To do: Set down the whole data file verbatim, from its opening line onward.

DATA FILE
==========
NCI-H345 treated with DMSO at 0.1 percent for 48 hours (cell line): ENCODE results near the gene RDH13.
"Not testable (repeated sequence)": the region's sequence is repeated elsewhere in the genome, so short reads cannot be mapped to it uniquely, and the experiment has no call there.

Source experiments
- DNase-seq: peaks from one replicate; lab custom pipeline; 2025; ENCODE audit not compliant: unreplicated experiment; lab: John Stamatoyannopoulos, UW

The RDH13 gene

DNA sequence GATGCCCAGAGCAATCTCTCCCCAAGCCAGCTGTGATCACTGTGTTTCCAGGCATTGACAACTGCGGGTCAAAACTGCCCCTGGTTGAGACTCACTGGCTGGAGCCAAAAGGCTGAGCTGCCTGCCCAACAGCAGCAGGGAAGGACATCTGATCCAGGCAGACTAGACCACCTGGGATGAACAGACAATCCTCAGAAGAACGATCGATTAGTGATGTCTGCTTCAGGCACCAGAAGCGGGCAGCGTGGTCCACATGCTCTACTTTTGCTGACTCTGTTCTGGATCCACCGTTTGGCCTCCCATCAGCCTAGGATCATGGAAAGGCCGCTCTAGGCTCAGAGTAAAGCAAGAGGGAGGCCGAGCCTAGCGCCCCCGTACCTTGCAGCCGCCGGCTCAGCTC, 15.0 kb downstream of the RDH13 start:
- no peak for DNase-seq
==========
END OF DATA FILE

NCI-H345 treated with DMSO at 0.1 percent for 48 hours (cell line): ENCODE results near the gene RDH13.
"Not testable (repeated sequence)": the region's sequence is repeated elsewhere in the genome, so short reads cannot be mapped to it uniquely, and the experiment has no call there.

Source experiments
- DNase-seq: peaks from one replicate; lab custom pipeline; 2025; ENCODE audit not compliant: unreplicated experiment; lab: John Stamatoyannopoulos, UW

The RDH13 gene

DNA sequence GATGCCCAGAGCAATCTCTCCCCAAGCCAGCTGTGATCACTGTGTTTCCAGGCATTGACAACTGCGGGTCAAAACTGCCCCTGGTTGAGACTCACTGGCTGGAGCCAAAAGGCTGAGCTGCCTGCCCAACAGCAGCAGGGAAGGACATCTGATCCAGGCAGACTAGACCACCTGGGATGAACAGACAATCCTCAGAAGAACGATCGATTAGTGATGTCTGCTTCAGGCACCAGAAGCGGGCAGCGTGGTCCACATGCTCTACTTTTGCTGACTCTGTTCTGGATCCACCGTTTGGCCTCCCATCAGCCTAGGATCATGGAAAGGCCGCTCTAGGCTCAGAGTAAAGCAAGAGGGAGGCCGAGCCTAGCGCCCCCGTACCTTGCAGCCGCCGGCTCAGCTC, 15.0 kb downstream of the RDH13 start:
- no peak for DNase-seq